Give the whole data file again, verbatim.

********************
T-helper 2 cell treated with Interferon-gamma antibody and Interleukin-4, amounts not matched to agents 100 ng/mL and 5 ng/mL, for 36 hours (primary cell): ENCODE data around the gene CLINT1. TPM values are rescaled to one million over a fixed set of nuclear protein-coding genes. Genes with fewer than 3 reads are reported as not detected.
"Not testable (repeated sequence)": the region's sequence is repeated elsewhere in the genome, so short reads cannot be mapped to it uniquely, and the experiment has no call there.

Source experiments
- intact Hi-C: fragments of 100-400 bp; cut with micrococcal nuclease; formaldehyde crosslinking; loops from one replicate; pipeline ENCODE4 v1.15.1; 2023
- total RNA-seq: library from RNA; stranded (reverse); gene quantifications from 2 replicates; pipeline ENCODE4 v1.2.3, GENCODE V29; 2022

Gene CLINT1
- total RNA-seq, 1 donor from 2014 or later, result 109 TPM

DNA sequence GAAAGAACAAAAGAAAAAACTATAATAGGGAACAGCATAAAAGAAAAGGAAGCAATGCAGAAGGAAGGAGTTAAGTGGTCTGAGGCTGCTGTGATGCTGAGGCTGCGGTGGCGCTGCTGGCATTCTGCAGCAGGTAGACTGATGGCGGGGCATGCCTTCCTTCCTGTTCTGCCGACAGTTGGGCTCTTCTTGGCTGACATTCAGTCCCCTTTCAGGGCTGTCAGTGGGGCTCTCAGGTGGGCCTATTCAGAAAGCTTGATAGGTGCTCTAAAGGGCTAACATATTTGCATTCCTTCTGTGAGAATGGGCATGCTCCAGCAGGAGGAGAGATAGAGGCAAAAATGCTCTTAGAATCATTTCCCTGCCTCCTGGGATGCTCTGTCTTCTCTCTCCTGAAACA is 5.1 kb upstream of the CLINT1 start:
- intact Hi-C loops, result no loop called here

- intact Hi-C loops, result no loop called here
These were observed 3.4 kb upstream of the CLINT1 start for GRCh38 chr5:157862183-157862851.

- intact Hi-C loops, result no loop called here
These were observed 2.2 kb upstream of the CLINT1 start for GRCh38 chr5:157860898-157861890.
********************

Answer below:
T-helper 2 cell treated with Interferon-gamma antibody and Interleukin-4, amounts not matched to agents 100 ng/mL and 5 ng/mL, for 36 hours (primary cell): ENCODE data around the gene CLINT1. TPM values are rescaled to one million over a fixed set of nuclear protein-coding genes. Genes with fewer than 3 reads are reported as not detected.
"Not testable (repeated sequence)": the region's sequence is repeated elsewhere in the genome, so short reads cannot be mapped to it uniquely, and the experiment has no call there.

Source experiments
- intact Hi-C: fragments of 100-400 bp; cut with micrococcal nuclease; formaldehyde crosslinking; loops from one replicate; pipeline ENCODE4 v1.15.1; 2023
- total RNA-seq: library from RNA; stranded (reverse); gene quantifications from 2 replicates; pipeline ENCODE4 v1.2.3, GENCODE V29; 2022

Gene CLINT1
- total RNA-seq, 1 donor from 2014 or later, result 109 TPM

DNA sequence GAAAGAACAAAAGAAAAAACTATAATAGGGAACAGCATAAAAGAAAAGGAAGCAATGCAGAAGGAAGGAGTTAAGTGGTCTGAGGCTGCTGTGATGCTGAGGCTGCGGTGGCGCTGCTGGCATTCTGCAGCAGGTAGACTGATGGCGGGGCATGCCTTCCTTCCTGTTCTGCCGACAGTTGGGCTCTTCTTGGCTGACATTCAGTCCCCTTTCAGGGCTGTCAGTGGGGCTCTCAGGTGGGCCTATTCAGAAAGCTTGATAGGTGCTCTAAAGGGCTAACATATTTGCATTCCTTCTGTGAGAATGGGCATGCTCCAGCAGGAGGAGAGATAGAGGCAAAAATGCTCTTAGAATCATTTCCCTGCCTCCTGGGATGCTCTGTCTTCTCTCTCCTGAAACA is 5.1 kb upstream of the CLINT1 start:
- intact Hi-C loops, result no loop called here

- intact Hi-C loops, result no loop called here
These were observed 3.4 kb upstream of the CLINT1 start for GRCh38 chr5:157862183-157862851.

- intact Hi-C loops, result no loop called here
These were observed 2.2 kb upstream of the CLINT1 start for GRCh38 chr5:157860898-157861890.